Hartmann noted that after World War II, “the nation had hummed along for 40 years on a top income tax bracket of 91% and a corporate income tax that topped out around 50%.” Business was growing faster than at any other previous time, and businessmen stayed out of politics. The country had great public schools, research laboratories, trade schools, airports, interstate highways, and small businesses, as well as unions that protected America’s workers.

    The election of Ronald Reagan meant radical tax cuts (from a top marginal rate of 74% in 1980 to the 27% it is today), business deregulation, and the gutting of social safety nets. Forty-two years later, Hartmann notes, more than $50 trillion has been transferred from the bottom 90% to the top 1%. In 1980, 60% of us were in the middle class; now fewer than half of us are. Republicans promised that permitting business concentration would lead to innovation and opportunity; instead, we have seen an end to competition, along with price gouging and profiteering from the giant companies that choke out small business. Stock buybacks were supposed to mean that senior executives would care more about the future of their companies, but instead they have become a means for them to pocket cash.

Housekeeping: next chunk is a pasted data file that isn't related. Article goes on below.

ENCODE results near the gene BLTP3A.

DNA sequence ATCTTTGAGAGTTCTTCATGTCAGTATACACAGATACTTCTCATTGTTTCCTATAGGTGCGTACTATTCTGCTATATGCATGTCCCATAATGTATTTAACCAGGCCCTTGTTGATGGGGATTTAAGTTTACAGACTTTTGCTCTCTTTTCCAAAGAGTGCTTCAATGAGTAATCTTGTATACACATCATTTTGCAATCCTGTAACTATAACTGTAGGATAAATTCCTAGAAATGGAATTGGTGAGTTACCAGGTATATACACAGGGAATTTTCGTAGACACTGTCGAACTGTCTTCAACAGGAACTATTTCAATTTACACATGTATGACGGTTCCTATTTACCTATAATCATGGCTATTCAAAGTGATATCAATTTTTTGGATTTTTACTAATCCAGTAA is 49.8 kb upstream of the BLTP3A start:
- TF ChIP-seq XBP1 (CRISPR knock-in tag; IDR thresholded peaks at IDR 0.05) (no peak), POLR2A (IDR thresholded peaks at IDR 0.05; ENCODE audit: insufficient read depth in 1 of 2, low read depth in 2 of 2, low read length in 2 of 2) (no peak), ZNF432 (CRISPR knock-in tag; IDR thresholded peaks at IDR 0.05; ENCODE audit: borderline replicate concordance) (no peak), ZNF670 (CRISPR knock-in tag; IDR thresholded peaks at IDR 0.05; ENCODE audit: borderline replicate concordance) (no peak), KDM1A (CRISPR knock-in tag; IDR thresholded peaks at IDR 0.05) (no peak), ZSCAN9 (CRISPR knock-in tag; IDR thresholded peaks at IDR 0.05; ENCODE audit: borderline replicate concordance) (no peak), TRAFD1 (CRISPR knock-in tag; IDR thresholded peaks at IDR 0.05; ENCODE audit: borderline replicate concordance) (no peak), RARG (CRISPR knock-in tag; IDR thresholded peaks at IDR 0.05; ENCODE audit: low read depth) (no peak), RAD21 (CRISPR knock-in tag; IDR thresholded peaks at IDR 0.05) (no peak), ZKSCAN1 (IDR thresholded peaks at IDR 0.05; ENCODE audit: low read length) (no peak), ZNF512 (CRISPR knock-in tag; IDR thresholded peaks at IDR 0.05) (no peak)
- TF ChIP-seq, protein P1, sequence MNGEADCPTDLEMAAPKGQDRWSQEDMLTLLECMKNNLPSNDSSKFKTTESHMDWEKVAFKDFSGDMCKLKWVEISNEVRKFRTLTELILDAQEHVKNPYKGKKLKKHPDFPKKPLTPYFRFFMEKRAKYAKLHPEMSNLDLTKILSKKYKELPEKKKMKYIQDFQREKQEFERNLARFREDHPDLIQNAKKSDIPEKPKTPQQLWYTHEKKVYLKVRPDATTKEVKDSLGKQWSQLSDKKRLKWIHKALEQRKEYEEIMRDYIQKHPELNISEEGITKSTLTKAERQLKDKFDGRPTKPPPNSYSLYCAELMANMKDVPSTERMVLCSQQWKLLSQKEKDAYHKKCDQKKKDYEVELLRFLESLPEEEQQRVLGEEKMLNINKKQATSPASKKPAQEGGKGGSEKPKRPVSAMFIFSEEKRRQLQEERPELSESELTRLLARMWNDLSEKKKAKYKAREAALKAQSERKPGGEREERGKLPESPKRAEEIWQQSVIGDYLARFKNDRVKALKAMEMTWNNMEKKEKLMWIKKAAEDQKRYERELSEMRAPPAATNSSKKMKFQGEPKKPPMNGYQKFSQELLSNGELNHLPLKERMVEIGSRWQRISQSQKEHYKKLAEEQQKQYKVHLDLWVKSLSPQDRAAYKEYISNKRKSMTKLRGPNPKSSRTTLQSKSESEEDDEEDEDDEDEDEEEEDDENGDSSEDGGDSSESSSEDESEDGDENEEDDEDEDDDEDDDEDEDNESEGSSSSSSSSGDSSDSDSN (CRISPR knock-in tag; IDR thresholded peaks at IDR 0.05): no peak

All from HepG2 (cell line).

Since the beginning of his term, Biden has tried to take on the concentration of wealth and power among a few elites. Biden’s investment in the U.S. economy through the American Rescue Plan and the bipartisan infrastructure bill has produced significant results. On Friday, the Bureau of Labor Statistics released the nonfarm job numbers for June, which show that employment continues to rise. The economy added 372,000 jobs in June, mostly in “professional and business services, leisure and hospitality, and health care.” We are still 524,000 jobs down from February 2020, before the pandemic. Unemployment remains at 3.6%, with about 5.9 million folks unemployed.

    There were some interesting trends in the data. There are 880,000 more jobs in business, computer design, administration, and research than there were in February 2020. There are 260,000 more jobs in outpatient health care now than in February 2020, but hospitals have lost 57,000 workers, and nursing and residential care have lost 379,000. Leisure and hospitality—restaurants, for example—have lost a whopping 1.3 million jobs, or 7.8% of their workers, since February 2020 (although the sector is growing again).